Wednesday, February 24, 2016

Doc Fortnight ’16: France is Our Mother Country

If you could chose a country to be your colonial power, there is no question it would be the United Kingdom. They sure knew how to train civil servants. On the other hand, nobody would voluntarily opt for France. Although they were not quite as bad as the Belgians, the French have had the hardest time accepting the end of the colonial era, often with tragic results. Rwanda certainly proved both points when it became the first non-UK colony to join the British Commonwealth. It had been French. Rithy Panh echoes that critical ambivalence towards the French colonial experience in his archival docu-essay, France is Our Mother Country (clip here), which screens as part of the 2016 Doc Fortnight at MoMA.

Nothing screams “imperialist” like a white suit and a pith helmet. Apparently, that was the uniform of choice for French colonial oligarchs in Indochina. In his spliced together pseudo-narrative, Panh captures plenty of similarly outfitted Frenchmen overseeing factory and plantation work or getting drunk at garden parties. Their images have not aged well, but that is why they are so on-point for Panh.

Essentially, the film’s arc can be summed up as “they came, they exploited, and they left the land in political and military chaos.” However, despite their damning fashion sense and the air-headed French party girls cavorting on sacred religious sites, Mother Country never lowers the final coup de grâce. In fact, the footage of a 1920s or 1930s rain forest medical clinic looks relatively progressive, especially for the times.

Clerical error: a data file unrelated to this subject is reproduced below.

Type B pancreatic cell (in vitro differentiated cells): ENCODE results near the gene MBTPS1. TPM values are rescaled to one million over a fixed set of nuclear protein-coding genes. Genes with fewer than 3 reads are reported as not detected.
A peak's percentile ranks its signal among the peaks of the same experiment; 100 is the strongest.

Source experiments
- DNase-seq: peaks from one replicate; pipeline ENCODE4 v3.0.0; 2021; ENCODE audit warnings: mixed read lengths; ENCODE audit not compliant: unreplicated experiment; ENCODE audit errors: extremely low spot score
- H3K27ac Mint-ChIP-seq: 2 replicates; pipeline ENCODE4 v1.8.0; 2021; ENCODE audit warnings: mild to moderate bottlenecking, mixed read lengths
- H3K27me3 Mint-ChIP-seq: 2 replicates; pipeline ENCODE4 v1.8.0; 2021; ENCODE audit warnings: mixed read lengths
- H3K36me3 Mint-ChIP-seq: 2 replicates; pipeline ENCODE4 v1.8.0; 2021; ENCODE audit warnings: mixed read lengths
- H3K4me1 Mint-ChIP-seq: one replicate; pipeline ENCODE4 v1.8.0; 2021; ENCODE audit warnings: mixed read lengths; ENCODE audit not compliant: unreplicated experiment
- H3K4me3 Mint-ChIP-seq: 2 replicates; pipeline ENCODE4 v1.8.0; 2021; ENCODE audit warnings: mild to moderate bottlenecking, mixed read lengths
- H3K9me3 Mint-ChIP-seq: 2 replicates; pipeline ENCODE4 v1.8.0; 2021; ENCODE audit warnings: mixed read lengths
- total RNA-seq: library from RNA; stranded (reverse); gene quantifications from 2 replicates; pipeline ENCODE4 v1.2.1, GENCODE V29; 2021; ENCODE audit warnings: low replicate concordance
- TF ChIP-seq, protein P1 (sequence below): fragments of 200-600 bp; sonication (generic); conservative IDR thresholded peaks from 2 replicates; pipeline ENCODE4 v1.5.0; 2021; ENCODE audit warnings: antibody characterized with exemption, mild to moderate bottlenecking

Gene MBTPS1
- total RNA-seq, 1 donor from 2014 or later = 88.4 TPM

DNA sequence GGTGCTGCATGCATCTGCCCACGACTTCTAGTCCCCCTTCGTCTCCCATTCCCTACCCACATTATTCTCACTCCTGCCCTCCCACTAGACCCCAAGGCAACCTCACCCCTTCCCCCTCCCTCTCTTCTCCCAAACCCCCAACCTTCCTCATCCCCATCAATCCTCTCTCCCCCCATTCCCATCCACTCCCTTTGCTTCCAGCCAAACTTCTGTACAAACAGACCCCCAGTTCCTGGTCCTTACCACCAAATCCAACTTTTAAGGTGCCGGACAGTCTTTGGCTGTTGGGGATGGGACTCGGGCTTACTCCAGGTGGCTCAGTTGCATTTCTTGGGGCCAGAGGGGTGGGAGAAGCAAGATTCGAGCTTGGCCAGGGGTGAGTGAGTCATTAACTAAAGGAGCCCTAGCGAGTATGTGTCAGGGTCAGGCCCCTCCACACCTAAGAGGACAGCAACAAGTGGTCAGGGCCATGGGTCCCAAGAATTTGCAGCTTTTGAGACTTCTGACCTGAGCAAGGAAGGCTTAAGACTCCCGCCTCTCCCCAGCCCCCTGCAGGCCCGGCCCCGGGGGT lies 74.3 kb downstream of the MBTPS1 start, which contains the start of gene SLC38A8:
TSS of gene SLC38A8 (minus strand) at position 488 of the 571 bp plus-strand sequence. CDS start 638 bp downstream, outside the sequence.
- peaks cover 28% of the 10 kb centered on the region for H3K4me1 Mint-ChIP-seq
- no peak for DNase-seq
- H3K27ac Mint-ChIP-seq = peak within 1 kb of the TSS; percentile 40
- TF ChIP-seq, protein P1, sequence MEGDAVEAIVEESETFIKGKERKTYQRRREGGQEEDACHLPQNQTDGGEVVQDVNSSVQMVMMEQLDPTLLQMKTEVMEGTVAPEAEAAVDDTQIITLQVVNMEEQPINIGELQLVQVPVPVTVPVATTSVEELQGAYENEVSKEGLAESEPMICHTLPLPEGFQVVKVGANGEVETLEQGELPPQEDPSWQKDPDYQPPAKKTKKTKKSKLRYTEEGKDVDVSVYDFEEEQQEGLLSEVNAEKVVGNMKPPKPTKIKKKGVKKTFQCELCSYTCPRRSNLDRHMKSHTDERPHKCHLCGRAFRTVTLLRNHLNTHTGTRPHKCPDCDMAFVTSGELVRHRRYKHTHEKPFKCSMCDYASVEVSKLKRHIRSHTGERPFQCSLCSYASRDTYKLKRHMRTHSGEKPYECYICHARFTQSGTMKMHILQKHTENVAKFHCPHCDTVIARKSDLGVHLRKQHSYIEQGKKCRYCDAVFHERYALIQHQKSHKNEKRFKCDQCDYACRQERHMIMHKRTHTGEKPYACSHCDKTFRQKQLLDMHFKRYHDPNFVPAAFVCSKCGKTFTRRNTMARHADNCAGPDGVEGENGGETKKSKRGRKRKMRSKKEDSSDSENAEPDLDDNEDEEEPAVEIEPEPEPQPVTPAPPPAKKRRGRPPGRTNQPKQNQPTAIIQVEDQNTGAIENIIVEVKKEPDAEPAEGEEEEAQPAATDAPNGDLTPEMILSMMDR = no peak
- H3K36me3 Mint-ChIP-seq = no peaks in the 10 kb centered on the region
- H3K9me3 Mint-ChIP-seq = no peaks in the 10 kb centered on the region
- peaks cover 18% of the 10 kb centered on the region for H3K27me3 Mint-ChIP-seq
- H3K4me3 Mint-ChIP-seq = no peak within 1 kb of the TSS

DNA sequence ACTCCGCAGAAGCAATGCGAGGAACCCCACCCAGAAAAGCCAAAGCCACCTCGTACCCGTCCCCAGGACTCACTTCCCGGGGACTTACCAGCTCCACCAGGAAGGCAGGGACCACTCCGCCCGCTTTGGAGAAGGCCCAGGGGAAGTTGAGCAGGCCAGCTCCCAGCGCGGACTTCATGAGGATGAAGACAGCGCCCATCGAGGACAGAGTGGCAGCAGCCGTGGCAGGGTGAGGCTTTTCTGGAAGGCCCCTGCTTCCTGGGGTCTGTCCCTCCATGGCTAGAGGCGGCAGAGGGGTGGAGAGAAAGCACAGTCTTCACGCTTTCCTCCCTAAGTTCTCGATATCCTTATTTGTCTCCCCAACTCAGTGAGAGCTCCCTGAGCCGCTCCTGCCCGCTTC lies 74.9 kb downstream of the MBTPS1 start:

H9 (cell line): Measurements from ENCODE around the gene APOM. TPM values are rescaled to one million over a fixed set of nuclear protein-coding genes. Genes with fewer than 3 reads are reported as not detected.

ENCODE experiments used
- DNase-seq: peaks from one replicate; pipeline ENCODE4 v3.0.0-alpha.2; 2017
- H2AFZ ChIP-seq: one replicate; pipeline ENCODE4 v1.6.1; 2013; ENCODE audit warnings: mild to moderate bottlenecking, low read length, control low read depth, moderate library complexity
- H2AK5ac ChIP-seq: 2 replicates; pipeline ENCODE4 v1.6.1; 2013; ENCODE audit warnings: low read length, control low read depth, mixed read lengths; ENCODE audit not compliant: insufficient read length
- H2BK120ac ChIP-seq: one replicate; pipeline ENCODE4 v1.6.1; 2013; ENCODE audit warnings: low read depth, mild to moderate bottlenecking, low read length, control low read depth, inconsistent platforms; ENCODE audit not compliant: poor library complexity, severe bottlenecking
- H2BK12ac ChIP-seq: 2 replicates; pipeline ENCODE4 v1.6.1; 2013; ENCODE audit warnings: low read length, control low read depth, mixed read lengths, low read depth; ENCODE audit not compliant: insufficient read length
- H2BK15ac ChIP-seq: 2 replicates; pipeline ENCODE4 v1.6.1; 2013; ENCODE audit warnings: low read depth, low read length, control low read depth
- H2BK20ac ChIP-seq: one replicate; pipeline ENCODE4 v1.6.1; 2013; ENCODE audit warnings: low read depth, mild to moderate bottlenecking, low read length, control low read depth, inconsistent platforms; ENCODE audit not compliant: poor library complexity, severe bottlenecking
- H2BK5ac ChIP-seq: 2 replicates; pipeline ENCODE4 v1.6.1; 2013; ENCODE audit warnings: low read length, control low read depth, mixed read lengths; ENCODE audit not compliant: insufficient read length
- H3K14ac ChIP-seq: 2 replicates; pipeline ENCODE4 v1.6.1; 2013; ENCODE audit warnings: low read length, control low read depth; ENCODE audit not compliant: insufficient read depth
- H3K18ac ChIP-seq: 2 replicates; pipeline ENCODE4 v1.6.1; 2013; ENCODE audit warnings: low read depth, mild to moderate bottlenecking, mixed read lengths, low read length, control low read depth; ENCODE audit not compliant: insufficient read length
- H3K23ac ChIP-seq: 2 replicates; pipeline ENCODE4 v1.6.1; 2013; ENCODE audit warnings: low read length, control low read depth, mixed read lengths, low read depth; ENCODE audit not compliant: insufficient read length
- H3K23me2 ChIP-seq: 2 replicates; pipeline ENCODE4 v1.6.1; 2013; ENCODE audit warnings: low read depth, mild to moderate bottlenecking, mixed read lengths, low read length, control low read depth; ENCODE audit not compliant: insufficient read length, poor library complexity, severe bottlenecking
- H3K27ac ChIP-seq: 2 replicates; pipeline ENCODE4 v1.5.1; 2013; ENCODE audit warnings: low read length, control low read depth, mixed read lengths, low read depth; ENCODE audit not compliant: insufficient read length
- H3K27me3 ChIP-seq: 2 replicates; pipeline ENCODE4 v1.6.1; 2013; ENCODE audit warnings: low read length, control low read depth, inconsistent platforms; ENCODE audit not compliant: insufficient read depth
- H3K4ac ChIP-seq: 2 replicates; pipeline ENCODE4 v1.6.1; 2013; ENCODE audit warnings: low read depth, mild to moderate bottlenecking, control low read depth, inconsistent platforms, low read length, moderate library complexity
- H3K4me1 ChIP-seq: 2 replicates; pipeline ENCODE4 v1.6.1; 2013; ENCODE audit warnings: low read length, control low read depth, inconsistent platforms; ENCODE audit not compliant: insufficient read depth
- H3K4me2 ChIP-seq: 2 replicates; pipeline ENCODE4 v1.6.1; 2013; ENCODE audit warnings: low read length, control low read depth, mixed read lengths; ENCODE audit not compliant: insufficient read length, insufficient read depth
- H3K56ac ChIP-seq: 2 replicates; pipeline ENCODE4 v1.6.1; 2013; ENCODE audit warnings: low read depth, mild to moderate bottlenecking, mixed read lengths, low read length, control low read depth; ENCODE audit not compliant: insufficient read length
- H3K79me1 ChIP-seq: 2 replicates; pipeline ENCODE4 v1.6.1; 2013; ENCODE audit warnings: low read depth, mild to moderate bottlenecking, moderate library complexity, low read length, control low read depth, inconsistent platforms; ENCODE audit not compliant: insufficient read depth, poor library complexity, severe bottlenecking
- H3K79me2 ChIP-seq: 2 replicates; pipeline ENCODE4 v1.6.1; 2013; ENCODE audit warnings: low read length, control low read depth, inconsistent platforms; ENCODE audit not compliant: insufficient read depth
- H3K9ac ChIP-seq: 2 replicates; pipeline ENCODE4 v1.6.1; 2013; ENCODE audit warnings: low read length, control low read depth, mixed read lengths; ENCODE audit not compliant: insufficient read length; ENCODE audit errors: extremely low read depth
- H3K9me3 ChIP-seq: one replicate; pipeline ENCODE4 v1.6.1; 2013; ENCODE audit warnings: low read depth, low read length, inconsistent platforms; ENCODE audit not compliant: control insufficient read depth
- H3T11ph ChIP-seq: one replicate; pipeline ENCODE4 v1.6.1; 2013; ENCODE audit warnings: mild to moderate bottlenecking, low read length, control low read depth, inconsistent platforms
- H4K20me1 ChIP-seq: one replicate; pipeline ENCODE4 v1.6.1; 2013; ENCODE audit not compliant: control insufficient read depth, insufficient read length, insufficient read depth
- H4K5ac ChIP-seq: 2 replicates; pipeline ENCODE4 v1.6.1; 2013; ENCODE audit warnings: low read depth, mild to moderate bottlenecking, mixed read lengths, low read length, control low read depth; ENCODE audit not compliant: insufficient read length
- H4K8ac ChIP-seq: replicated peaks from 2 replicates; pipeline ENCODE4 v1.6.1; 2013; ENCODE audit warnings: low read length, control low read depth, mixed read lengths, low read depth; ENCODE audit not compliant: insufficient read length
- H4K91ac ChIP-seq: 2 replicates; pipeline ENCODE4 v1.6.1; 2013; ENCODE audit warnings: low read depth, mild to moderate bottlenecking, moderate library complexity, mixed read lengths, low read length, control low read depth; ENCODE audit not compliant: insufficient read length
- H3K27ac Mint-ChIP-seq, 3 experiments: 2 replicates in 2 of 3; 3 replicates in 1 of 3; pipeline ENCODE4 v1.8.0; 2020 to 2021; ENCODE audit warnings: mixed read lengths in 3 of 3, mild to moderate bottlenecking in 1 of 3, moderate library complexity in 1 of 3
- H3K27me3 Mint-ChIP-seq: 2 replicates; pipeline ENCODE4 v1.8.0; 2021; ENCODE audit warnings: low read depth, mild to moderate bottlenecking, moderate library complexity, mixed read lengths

Panh has a shrewd eye for imagery, but he never fully establishes a clear cause-and-effect chain of events linking the French imperialist adventurism of the early Twentieth Century with the Communist madness of the late Twentieth Century. He also indulges in the equivalent of shooting fish in a barrel when quoting one of the era’s painfully virulent racial theorists. Yet, Marc Marder nearly saves the day singlehandedly with his distinctive, frequently jazz-influenced score.

Aside from Panh’s subversive editorial sensibilities, there is not so much to take-away from Mother Country. It lacks the beauty, grace, and anger of his Oscar-nominated masterwork The Missing Piece, but that is a hard film to be judged against. Perhaps this represents a pragmatic strategy for a follow-up, precisely because it is so different. Almost recommended solely for Marder’s themes (rather than Panh’s), France is Our Mother Country is mostly just grist for professional Third World Studies majors when it screens again tonight (2/24) as part of this year’s Doc Fortnight at MoMA.